Pro Tip from Jeff Arnett, CEO of Arnett Credentials:
Include a ‘pathways to success’ document in your training paperwork to show exactly how employees can move up in the ranks. Leave a place for trainees to list out some initial goals to inspire them right from the start.
4) Delegate and distribute welcoming duties
While you’re restructuring your training program, be sure to diversify by assigning different staff members to each presentation and activity. This helps the trainees familiarize themselves with other departments and employees quickly, and can also save on time spent training among each staff member.
You might find that different trainers have different onboarding results, so be sure to get feedback from the trainee so that you only have the best of the best training your new hires.
5) Make introductions, ASAP
Starting a new job is intimidating for everyone, even for extraverts! A successful leader always makes sure their new staff member(s) feel welcomed the moment they step into the office. This starts by making introductions as soon as possible. But before you start firing off names and departments to the new guy, you may want to be more strategic about your intros.
Consider adding a flowchart with names, departments, and job roles in your training documents to help organize the inevitable name confusion during those first few weeks. Additionally, direct the new hire to your website bios to help them get to know their new coworkers.
Don’t stop there, the name game isn’t done just yet! Besides giving your new hires tools to learn office names, make sure you make introductions personal and casual. Host a team-bonding event, go out for happy hour, or pair them up with a training buddy to help ease the job transition. If you’re looking for additional great ideas you can apply in your own onboarding process, check out employee onboarding examples by experts!
6) Get more comprehensive feedback
Making feedback a part of your new and improved training process should be among your top priorities. Why? Training takes a lot of effort (and money) to do effectively. If you find out your training process is more of a waste of time than a resource, you should take immediate action to address the issues at hand.
Pro Tip from Brian Kelley VP of BCCU:
When you’re rethinking your training plan, be sure to include a space for recently onboarded staff to give their feedback. You can do this in the form of a survey, or simply encourage the new hire to send an email to the organizer with comments, suggestions, and questions to help you improve the process.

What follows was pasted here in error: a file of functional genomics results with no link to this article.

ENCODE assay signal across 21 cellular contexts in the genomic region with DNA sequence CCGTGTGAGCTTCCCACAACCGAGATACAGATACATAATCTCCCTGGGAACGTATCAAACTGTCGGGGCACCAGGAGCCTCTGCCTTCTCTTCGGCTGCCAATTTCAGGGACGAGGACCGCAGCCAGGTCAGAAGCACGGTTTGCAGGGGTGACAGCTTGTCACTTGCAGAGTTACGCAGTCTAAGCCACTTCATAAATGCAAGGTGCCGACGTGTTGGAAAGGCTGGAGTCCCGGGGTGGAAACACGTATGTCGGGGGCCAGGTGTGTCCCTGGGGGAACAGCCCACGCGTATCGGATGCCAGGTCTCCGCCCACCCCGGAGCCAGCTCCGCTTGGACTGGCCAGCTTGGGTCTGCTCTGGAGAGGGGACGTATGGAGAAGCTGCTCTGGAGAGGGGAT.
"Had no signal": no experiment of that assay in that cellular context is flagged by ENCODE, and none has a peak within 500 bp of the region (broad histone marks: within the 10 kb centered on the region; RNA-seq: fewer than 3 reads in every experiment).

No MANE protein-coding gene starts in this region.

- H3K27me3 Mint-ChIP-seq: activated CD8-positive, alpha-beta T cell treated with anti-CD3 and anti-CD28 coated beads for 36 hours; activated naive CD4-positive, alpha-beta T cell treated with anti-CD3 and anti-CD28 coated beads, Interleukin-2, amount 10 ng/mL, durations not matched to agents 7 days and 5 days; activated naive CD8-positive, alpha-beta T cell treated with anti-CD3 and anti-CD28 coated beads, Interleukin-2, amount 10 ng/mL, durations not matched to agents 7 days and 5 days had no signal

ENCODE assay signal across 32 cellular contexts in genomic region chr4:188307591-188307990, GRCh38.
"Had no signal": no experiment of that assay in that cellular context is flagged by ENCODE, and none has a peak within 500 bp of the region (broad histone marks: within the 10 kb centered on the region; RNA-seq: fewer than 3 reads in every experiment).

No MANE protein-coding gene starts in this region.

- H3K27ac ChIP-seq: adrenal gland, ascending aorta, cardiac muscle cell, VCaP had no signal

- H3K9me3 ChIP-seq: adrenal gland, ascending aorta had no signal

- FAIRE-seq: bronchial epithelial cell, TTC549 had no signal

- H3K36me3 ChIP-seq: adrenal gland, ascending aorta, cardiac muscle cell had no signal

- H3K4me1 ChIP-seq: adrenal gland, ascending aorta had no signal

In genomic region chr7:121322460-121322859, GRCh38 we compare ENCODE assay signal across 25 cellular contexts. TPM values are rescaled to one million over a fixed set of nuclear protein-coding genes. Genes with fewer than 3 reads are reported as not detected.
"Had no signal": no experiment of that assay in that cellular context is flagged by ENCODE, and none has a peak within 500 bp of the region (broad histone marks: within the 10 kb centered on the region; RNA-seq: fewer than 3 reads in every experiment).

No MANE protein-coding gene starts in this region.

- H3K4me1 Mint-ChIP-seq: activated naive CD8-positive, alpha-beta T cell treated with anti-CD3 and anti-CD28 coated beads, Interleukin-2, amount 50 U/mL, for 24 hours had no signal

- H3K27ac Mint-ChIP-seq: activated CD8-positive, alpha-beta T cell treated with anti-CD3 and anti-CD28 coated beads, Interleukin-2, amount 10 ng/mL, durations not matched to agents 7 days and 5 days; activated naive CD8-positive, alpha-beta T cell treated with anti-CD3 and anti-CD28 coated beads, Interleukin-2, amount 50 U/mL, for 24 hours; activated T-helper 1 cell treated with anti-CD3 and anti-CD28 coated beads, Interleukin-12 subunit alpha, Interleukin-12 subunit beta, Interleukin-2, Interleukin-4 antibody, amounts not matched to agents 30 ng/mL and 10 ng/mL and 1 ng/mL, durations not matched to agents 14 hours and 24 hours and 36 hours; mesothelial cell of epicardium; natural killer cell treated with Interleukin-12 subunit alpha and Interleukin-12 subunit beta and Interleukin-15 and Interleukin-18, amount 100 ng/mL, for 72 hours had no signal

Make sure to explain how you intend to use the feedback, and let them know why it’s important to you, to help motivate them to participate. If you’re looking for an example, check out this great sample of employee onboarding survey questions!
7) Put your own spin on it
The days of dry employee handbook and training guides are far behind us. If you want to keep up with the competitive hiring market, your employee handbook has to be interesting and training program has to be unique, and they need to reflect your one-of-a-kind company culture.
This doesn’t mean you have to retire your highly detailed training manual and onboarding documents, but rather, you should consider how you can make your training program your own.
Whether that’s teaching your new hires your company chant, explaining quirky inside jokes, or taking them to your favorite local happy hour dive - it’s totally up to you to make your training program unique.
Improve your training program today!
Revamping your training and onboarding program keeps things exciting for your staff and training managers, and ensures your information is always current - never dull.
So what will you do today to improve your training program? Have you thought about making your employee training digital?
About the author
This guest blog was written by Emily Banks. She is a Bay Area Native who got tired of SF’s cold beaches and decided to move to San Diego. She is currently the editor for the HR section of 365 Business.
When she is not typing away on her office keyboard, she can be found eating street tacos in the sunshine.